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Three Perfect Days: Montreal

Once a remote fur-trading post, Montreal is now a thriving modern city brimming with Old World charm.

Author Maura Egan Photography Peter Frank Edwards


Picture 15 of 15

DAY ONE | Wake up in a four-poster bed at the very posh Hotel Le St-James (1) feeling like an Industrial-era trade baron. The St. James is in the former Merchants Bank, in what was once the hub of the city’s fur trade. As soon as you step outside, you picture 19th century tycoons parading by the imposing limestone façades whose grand columns line Rue Saint-Jacques. In fact, you notice a bit of swagger in your own step. But before you leave the hotel, put on your Sunday best, because you’re off to church. And not just any church. The Notre-Dame Basilica (2), a five-block stroll from the hotel, rivals the great cathedrals of Europe. Established in 1829, the church was built by an Irish Protestant architect imported from New York. He converted to Catholicism on his deathbed, perhaps so that he could be buried in his creation. Montreal was once a very Catholic city— count the steeples dotting the skyline—with the clergy having as much influence as elected officials. Like hairstyles, hemlines and pop music, that all changed in the ’60s, when the Quiet Revolution led to the secularization of government and education.

From the church, walk toward Place Jacques-Cartier (3)—a pedestrian square that was once the entrance to the city’s port, now thick with street performers and souvenir shops—and wander the cobbled alleyways off Rue Saint-Paul. Amid 18th century stone buildings such as the Chateau Ramezay, a former governor’s mansion that now serves as a repository of Quebec history, you’ll find lofts for a growing creative class. Be sure to stop by the three-year-old DHC/ART Foundation of Contemporary Art (4). Local visionary Phoebe Greenberg has created a platform for Canadian and international talent to stage exhibitions, workshops and lectures. After you’ve had your fill of highbrow culture, relax at Cluny Artbar (5), a former warehouse that’s been converted into a café. Take a seat at one of the establishment’s communal tables and order yourself a smoked salmon panino and extra-leaded espresso.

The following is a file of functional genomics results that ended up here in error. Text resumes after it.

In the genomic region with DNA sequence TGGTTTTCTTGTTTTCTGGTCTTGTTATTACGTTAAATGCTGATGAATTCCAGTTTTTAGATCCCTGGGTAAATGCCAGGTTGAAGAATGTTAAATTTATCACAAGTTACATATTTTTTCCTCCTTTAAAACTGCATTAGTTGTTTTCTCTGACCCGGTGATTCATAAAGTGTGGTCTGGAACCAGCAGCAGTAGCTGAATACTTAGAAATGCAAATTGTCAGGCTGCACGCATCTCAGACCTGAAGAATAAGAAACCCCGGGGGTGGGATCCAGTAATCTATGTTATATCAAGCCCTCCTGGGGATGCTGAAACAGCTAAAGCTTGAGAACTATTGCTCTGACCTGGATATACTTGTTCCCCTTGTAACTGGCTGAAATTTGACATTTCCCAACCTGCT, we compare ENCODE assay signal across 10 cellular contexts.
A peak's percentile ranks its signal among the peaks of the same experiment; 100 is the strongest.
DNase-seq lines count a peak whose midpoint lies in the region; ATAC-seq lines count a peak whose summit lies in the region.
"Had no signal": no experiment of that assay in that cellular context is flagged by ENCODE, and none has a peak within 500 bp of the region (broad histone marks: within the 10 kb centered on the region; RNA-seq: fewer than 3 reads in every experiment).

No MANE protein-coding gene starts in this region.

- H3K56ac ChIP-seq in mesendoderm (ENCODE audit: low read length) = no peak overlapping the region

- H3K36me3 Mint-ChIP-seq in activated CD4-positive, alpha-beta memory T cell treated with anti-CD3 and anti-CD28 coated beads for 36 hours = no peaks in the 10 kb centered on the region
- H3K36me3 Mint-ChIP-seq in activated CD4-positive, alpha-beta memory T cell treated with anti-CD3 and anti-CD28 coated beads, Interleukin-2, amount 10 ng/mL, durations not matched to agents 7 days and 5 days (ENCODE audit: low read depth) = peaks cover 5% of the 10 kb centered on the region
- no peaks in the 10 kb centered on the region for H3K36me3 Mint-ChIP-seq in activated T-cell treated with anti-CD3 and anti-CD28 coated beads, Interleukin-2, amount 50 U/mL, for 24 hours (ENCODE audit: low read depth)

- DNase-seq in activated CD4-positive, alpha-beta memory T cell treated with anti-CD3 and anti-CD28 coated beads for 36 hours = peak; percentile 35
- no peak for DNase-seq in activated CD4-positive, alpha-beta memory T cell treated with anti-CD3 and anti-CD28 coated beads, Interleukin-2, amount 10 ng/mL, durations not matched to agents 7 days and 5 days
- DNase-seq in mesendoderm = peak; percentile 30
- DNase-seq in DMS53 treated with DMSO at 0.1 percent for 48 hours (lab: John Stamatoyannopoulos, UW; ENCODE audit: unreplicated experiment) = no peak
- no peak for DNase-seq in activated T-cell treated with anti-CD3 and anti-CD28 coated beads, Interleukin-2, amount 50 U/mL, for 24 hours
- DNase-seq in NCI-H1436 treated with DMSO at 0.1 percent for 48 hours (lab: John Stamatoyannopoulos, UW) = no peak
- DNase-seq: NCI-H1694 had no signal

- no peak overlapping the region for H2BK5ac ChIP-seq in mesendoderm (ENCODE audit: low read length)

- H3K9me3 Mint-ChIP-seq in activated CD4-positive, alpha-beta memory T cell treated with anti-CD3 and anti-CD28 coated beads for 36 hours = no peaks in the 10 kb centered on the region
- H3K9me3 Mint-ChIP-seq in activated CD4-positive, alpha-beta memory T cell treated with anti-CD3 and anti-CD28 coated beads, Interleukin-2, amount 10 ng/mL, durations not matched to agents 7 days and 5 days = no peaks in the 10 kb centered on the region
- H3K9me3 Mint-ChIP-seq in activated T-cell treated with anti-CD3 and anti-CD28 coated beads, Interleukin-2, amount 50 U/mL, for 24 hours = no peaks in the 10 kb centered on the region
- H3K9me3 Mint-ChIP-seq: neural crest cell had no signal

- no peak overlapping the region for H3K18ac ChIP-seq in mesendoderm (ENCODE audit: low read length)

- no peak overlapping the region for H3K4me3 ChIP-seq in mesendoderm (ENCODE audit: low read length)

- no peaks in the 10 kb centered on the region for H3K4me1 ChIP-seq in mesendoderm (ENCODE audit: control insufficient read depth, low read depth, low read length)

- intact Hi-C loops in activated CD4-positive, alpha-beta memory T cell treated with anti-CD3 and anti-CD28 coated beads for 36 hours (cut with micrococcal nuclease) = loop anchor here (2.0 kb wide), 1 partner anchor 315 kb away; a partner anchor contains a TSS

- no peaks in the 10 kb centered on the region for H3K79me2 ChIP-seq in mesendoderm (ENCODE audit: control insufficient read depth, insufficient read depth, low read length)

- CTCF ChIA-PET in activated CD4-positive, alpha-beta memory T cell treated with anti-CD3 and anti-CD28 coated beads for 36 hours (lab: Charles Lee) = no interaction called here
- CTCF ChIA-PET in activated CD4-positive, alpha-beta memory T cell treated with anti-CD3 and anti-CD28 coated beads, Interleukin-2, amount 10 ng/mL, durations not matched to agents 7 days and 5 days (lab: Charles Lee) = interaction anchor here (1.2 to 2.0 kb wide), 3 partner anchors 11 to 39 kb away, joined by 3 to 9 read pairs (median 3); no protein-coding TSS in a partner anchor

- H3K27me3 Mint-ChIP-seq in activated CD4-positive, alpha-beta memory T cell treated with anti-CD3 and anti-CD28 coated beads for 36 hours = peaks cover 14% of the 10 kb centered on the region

You’ll need the fuel for zipping around Montreal’s Old Port in some the city’s many bicycle lanes—just swipe your credit card at one of the 300 Bixi (think “bike” meets “taxi”) cycle-sharing kiosks all over town (open May through November). Wending your way along the Lachine Canal (6), lined with ferry terminals, quays and a huge concrete silo, you’ll get a glimpse of the city’s industrial past. Across the river, you spot Habitat 67. Designed for Expo 67, Montreal’s world’s fair, as a prototype for aff ordable housing, the structure looks like something dreamed up by Antoni Gaudí and built with Legos.

You continue pedaling along the leafy Rue Notre-Dame and pass through Antiques Alley to Marché Atwater (7), a European-style foodmarket housed in an Art Deco building, complete with charcuteries, cheese shops and flower stalls. After a serious afternoon of bike riding and window shopping, you’ll want to sit down for a proper meal. Restaurateurs Frédéric Morin, Allison Cunningham and David McMillan have turned the neighborhood known as Little Burgundy into a culinary mecca. Settle on Joe Beef, the name of which belies the upscale fare inside, where you order such classics as Dungeness crab and seared scallops. The menu changes often, but the dishes are simple and bold, so the seafood flavors shine through.

Before you call it a night, head to Altitude 737 (8). In a city known for megaclubs, this is the swankiest, an ideal place to hobnob with Montreal’s most glamorous residents, enjoy a champagne cocktail and take in views of the city.

3 Responses to “Three Perfect Days: Montreal”

  1. Isolde Says:
    February 1st, 2010 at 1:47 pm

    I’m always curious to see what’s recommended to tourists, and this would definitely give them a true taste of beautiful Montreal!
    I am very surprised however to see that CLuny is mentioned, right after DHC/ART, without specifying that the cafe is located inside the Darling Foundry, Montreal’s edgiest contemporary art centre.

  2. Alfred Snyder Says:
    February 3rd, 2010 at 12:44 pm

    As A Lifelong Specialist And Expert On Canada Including The La Belle Of Quebec. I Know Everything There Is To Know About Montreal. From parc du Mont-Royal, To The Notre Dame Basilica, To Ville Place Marie. You Name It. The List could Go On And On, I Have Been To Canada And Quebec Inculding Montreal And Toronto. As I Can Tell You, That If You Really Want To Practice Speaking French, Chances Are, You Have Come To The Right Place. Knowing That Montreal And All Of Quebec Have a Very Proud French Culture Of Its Very own In Its Own Right. And So, Keep This In Mind, When You Go Plan a Trip To Montreal, Enough Said.

  3. Michael W. Cater, MD Says:
    February 15th, 2010 at 10:32 pm

    I thoroughly enjoyed the recent Three Perfect Days in Montreal. For history buffs I would recommend the Sir William Osler Museum for the History of Medicine at the Monreal General Hospital. Sir William Osler, the world’s most notable physician at the turn of the 20th century donated his vast library of ancient medical texts including works by Vesalium, Willis, Addison, Bright, etc. to McGill University, his alma mater. A must see for all those interested in the history of medicine.

    Yours truly,

    Michael W. Cater, MD
    American Osler Society

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